Eleven months after sports hernia surgery, Mike Green was finally pain free. He began the 2013 NHL season feeling the best he had since injuring his groin in November 2011.
Back to his silky smooth skating, the Washington Capitals defenseman piled up 30 minutes a night and looked like the old Mike Green, or, rather, the young Mike Green who was a Norris Trophy finalist. All that was missing was his previous offensive production.
Back from another groin injury, Green isn’t worried about limitations, and the firepower that made him a star has seemingly returned.
“I think that’s just because I feel good,” he said. “I had a rough go the last few years and [I’m] finally healthy. So [I] feel great.”
In four games from March 30 through April 4, Green scored five goals and added an assist. He was halfway to his own league record for consecutive games with a goal by a defenseman.
“Mike’s [always] been a game-breaker for us,” forward Brooks Laich said. “He can change the game from the back end. He’s got tremendous ability, the skating ability to get up and back on the ice. And then he’s got a tremendous shot.”
Green looked like his old self earlier this season, but having his laser shot back is a big difference. When he’s scoring like he has been lately, forward Marcus Johansson said Green is “almost like the fourth forward out there.”
That’s what coach Adam Oates wants from him.
“I love the way he’s moving up on the play,” Oates said Thursday night. “He’s not trying to do too much with it. I would say the last two games, he’s moved up at the correct times and been involved in the play at the correct time. Not trying to gamble. Obviously, the poise on the blue line’s huge. The puck possession’s huge, and [he is] playing very well.”
Going into Sunday, Green trailed only 2012 Norris Trophy winner Erik Karlsson of the Ottawa Senators in goals per game. Green had eight in 25 games while Karlsson, who’s out for the season with a torn left Achilles tendon, scored six in his 14 games.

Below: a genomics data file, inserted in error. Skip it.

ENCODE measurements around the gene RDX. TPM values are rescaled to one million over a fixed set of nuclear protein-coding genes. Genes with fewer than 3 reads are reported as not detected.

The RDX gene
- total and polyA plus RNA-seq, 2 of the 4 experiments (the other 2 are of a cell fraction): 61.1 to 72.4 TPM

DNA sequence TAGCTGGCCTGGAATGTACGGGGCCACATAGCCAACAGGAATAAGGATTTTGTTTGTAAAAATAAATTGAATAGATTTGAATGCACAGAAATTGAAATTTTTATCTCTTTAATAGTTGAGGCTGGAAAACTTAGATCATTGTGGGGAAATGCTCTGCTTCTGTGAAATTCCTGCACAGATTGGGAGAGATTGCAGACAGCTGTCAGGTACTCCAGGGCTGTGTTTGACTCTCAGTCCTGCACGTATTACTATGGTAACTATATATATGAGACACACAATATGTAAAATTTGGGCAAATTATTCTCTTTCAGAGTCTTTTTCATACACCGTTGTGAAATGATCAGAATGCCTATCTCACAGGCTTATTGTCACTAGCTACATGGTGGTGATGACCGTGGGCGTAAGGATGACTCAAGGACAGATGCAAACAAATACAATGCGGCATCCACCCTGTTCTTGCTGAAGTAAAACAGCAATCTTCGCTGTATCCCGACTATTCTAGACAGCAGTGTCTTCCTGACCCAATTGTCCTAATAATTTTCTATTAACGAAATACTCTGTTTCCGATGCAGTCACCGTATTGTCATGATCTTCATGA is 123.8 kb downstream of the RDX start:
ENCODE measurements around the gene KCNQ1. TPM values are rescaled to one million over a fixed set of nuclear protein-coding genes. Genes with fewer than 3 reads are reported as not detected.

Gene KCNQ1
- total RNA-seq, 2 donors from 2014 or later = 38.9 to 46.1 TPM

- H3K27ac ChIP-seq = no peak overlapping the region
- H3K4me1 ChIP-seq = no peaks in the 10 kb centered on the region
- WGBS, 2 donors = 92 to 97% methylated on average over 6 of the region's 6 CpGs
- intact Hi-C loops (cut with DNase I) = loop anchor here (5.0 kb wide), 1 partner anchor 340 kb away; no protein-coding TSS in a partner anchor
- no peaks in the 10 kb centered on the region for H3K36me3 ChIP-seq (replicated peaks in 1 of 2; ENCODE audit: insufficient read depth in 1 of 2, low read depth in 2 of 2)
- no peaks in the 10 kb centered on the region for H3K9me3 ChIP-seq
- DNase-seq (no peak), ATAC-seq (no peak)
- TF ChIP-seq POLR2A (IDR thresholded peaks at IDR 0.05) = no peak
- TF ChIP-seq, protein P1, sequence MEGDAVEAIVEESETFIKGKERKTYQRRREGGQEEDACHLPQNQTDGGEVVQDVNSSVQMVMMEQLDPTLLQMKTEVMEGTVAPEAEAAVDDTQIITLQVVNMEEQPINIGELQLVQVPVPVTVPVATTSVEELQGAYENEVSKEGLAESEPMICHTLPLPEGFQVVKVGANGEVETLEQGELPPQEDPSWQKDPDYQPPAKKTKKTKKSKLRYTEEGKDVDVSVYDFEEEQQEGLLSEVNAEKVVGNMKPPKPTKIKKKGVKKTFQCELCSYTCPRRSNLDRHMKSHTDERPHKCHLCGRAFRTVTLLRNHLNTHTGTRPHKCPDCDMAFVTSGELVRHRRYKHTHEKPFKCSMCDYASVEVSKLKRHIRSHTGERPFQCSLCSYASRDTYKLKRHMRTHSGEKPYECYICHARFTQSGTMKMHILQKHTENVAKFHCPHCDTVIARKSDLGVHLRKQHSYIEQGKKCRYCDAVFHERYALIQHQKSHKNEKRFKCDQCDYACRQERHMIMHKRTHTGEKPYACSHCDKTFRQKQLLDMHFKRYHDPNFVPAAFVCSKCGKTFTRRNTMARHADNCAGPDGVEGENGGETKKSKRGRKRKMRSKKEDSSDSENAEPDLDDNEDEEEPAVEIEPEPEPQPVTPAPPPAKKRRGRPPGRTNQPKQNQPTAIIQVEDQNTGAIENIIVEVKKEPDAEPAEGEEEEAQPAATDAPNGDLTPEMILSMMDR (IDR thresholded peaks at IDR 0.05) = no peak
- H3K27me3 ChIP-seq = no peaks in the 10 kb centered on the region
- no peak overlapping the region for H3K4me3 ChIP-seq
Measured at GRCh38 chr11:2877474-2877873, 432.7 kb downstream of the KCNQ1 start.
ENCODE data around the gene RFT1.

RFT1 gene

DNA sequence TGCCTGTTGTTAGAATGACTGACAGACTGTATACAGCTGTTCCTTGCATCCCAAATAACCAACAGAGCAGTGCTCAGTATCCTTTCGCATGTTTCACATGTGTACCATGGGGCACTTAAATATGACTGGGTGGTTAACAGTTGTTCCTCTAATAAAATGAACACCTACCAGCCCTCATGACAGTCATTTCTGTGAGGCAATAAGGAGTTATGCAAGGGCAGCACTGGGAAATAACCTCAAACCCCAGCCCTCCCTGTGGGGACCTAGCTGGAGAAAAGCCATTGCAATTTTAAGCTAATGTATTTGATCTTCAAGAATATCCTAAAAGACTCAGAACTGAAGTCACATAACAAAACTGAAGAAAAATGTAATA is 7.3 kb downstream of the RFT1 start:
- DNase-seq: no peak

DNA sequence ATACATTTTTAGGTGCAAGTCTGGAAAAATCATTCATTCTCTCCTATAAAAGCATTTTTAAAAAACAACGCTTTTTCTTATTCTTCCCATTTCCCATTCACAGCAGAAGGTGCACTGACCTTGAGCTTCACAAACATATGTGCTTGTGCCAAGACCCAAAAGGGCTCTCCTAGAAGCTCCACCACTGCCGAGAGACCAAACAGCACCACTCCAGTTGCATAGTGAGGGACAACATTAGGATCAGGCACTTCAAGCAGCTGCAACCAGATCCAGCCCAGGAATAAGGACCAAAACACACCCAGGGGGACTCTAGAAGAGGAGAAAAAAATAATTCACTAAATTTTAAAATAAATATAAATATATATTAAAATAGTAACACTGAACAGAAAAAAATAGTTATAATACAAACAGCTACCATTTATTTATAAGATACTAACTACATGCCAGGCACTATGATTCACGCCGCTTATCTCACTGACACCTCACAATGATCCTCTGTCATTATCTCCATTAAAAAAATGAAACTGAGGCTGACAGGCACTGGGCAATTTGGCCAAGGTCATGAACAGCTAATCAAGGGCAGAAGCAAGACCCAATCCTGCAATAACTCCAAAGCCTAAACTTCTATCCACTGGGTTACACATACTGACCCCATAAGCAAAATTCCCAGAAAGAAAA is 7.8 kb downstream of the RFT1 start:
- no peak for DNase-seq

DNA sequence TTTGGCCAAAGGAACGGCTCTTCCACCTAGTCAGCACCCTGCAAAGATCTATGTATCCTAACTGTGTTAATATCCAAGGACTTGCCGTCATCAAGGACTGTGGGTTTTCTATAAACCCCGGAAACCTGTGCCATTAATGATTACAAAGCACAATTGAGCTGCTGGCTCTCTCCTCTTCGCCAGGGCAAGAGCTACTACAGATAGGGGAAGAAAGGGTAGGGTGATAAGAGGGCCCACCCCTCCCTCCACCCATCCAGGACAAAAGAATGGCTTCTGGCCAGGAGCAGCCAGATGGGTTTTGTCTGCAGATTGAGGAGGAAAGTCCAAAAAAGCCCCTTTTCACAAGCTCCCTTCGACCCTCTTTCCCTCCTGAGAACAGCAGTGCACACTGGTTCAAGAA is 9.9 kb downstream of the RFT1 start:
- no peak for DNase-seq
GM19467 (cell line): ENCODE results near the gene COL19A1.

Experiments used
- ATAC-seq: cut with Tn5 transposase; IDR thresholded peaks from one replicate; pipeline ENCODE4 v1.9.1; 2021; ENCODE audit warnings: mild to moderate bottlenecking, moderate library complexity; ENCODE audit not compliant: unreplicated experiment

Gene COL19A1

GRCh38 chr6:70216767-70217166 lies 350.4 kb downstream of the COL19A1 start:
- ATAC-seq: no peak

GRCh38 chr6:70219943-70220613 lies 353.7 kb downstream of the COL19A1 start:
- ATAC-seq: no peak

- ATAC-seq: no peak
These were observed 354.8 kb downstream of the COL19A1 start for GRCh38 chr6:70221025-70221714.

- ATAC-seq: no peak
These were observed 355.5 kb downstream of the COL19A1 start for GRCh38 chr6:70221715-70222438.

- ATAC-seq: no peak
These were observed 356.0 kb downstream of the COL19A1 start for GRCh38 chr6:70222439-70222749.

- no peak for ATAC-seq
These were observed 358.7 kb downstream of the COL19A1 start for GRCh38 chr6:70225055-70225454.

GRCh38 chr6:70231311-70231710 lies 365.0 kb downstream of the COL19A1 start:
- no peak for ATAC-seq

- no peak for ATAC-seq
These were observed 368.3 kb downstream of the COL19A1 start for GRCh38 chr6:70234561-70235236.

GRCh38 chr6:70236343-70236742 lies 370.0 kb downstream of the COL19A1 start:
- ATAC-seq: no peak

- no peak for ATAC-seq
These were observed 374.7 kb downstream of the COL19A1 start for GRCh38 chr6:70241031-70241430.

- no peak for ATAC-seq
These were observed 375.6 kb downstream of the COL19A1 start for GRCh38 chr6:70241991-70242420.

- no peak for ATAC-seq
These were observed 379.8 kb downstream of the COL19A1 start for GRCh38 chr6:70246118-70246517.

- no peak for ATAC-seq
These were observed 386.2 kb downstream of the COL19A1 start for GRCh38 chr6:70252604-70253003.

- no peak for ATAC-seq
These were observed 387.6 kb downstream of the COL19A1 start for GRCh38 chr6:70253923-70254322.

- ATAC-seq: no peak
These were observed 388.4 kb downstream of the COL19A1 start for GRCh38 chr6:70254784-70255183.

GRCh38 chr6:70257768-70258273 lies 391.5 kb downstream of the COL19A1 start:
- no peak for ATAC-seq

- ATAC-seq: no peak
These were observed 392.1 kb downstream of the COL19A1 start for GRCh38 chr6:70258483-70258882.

No NHL defenseman has more even-strength goals (seven), but captain Alex Ovechkin doesn’t think Green is necessarily back on his game.
“I don’t think, to be honest with you, he was not on his game,” Ovechkin said. “He’s offensive D and he can play well defensively when he feels healthy and when everything on his side. You can see when he make a move in our zone it give him confidence and give us confidence as well when we have our best D play like that.”
In each of the previous seven games before Sunday night at the Tampa Bay Lightning, Green played at least 22 minutes, averaging 24:50 of ice time. That’s a heavy load for the 27-year-old, who had missed 13 of 15 games with a groin injury from Feb. 17 to March 19.
Green was quickly able to move past that.
“I think he’s feeling pretty comfortable back there right now,” right wing Troy Brouwer sad. “I know with all the injuries he’s had over the past couple years he’s felt like he hasn’t got into a good rhythm.”
When Green is making opponents respect offense coming from the blue line, life is easier on the likes of Ovechkin, Nicklas Backstrom and Mike Ribeiro. He’s a calming influence on the point on the power play and dangerous at five-on-five.
But Green’s contributions as an all-around defenseman might be just as important.
“He’s also playing good defensively,” Brouwer said. “He’s out there on the penalty kill, which I don’t know if he used to do a lot before. He’s playing good, solid hockey and he’s doing things we need to do to win. Like jumping up in the rush, making it more difficult for their back-checkers to handle us, and we’re creating more offense as a result.”
Green is creating more offense individually too. His game is clicking well enough that he’s dictating the pace of play.
“As far as seeing the ice and getting opportunities, everything kind of slows down again where you can see the holes,” he said.
Vision is one element of Green’s game that made him a transcendent offensive defenseman a few years ago, when he was putting up 60-plus points. He got Lasix surgery before the season but only lately has he had such a keen eye for the net.
“I see some of that, for sure,” Oates said. “When you miss a lot of games, it affects your timing. Even when you come back, he’s been hurt a few years consecutively, so that affects your timing, your conditioning, your reads. That’s one of the tough parts of the job.”
At least lately it’s a part of the job Green has started to recapture.